Cellular protection mediated by SpaI and NisI.

The cross-linking and the LILBID measurements both represent in vitro test systems, and surprisingly, LILBID measurements also showed a very weak interaction between SpaI and nisin. For this reason, we established in vivo test systems to assess the efficiencies of SpaI- and NisI-mediated immunity. The respective immunity proteins were expressed in a non-lantibiotic producer (B. subtilis strain 168) under the regulation of a xylose-inducible promoter. The results in Fig. 2 show the levels of immunity mediated by SpaI (B168.SB2) and NisI (B168.SB1) compared to that of a negative control without LanI (B168.KO). Due to its simplified purification, we applied the recently described subtilin-like lantibiotic entianin, which differs from subtilin in three amino acid positions (6, 15, and 24) (Fig. S1). The EtnI protein of entianin producer B. subtilis DSM 15029 shares sequence similarities of 95% with SpaI. Therefore, it was not surprising that SpaI also mediated specific immunity against entianin (51, 49).
FIG 2
FIG 2 NisI- and SpaI-mediated immunity against class I lantibiotics entianin and nisin. Percental growth increase after 0.5 h of incubation with entianin (A) and nisin (B) normalized to the results for a control without (w/o) lantibiotic (blue, control strain B168.KO; yellow, NisI-expressing strain B168.SB1; red, SpaI-expressing strain B168.SB2). The hatched bars indicate decreases in optical density, presumably due to cell lysis. Values provided are the means of three independent experiments.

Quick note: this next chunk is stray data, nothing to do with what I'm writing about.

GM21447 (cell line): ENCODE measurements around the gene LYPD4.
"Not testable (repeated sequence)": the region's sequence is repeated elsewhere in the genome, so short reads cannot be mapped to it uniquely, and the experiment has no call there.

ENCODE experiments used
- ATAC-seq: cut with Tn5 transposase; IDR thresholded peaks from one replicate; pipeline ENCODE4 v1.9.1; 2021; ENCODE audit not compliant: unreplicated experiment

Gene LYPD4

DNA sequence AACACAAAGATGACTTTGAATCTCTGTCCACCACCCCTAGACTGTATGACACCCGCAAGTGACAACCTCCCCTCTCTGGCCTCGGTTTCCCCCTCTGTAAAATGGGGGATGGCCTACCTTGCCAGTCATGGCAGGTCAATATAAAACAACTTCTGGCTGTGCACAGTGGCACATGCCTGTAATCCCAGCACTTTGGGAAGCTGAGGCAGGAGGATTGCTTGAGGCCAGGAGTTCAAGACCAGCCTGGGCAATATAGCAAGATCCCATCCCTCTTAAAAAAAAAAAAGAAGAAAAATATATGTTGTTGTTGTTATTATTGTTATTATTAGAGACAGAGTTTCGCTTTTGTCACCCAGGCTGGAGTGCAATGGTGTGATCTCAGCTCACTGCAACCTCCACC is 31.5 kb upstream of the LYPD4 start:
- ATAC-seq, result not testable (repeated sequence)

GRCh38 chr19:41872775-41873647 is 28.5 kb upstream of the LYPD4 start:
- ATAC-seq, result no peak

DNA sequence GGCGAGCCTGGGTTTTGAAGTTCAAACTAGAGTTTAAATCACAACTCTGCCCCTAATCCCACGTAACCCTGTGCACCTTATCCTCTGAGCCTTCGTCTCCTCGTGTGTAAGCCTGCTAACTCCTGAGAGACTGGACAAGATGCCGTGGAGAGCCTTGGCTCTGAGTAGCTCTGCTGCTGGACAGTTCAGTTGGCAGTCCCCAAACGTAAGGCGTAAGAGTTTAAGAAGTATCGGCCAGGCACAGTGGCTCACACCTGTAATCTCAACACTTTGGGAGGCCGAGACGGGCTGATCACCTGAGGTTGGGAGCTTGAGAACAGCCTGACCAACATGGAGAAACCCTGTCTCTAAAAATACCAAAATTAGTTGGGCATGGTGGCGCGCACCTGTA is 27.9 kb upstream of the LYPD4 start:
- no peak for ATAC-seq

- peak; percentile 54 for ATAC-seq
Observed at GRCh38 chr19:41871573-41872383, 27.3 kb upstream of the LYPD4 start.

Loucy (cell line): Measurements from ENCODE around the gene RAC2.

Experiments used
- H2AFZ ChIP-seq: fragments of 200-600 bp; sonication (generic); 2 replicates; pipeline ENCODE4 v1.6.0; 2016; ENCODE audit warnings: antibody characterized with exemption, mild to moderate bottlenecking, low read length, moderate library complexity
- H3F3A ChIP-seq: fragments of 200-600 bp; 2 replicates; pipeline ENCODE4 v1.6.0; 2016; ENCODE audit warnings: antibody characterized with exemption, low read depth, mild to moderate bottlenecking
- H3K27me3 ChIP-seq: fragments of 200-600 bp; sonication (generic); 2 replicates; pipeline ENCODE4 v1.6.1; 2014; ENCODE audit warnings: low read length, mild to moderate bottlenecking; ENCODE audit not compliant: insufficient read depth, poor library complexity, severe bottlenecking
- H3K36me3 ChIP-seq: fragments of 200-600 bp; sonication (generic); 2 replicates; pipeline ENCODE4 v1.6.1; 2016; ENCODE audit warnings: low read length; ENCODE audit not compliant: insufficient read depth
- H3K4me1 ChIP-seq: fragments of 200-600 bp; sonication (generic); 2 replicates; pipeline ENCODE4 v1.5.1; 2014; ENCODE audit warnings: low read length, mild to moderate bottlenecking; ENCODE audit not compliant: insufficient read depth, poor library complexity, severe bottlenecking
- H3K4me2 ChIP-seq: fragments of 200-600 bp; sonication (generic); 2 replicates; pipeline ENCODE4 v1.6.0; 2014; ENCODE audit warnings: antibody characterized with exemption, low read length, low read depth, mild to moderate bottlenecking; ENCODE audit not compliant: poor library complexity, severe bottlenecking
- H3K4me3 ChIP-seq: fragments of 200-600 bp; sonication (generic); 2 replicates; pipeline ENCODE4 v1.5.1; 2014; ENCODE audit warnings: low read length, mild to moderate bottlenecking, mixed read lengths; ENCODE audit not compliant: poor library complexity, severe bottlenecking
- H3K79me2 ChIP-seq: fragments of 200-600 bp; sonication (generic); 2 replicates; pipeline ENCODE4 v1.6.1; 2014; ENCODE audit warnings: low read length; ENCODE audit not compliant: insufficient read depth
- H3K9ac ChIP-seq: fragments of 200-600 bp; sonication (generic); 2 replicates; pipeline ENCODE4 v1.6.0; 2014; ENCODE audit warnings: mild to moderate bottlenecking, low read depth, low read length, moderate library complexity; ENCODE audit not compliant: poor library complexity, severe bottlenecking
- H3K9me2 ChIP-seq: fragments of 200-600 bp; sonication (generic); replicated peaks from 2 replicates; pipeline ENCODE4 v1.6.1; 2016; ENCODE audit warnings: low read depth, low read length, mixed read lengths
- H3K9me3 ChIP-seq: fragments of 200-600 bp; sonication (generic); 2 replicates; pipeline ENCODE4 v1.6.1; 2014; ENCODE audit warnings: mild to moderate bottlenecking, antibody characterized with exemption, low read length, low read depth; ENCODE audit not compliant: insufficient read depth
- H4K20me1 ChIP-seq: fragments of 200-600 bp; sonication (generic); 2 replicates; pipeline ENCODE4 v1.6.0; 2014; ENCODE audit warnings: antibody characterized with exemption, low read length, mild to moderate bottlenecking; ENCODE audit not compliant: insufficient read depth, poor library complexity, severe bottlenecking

As expected, the negative-control strain B168.KO without LanI showed strong susceptibility against both lantibiotics. The addition of 90 nM entianin and 12 nM nisin already resulted in a drastic effect on growth. In contrast, SpaI (Fig. 2, B168.SB2, red bars) and NisI (Fig. 2, B168.SB1, yellow bars) conferred immunity against the corresponding lantibiotics. The immunity provided by SpaI was directed specifically against subtilin, and that of NisI was particular against nisin. Due to the increased activity of nisin against Bacillus, lower nisin concentrations provided inhibition effects similar to those of subtilin (Fig. 2 and Table S1).

SpaI and NisI prevent pore formation in a specific manner.

After binding to the cell wall precursor lipid II, the class I lantibiotics nisin and subtilin form stable pores in the membrane of Gram-positive bacteria (5256). The respective pore complexes consist of eight lantibiotic molecules in combination with four lipid II molecules (57, 58). With a diameter of approximately 2 to 2.5 nm (59), these pore complexes cause the leakage of small molecules and, finally, the collapse of the membrane potential. The resulting breakdown of the membrane potential (60) can be visualized by following the leakage of the fluorescent dye DiSC3(5) (3,3′-dipropylthiadicarbocyanine iodide). Upon its addition, DiSC3(5) inserts into the membrane, accelerated by the membrane potential gradient, thereby quenching its own fluorescence. After the addition of pore-forming peptides, the membrane potential is disturbed and the fluorescent dye is released (61). For more detailed information, see reference 62. As a positive control, membrane dissipation can be followed using the depsipeptide valinomycin, which selectively transports K+ ions across the membrane, thereby destroying the membrane potential and resulting in the release of DiSC3(5).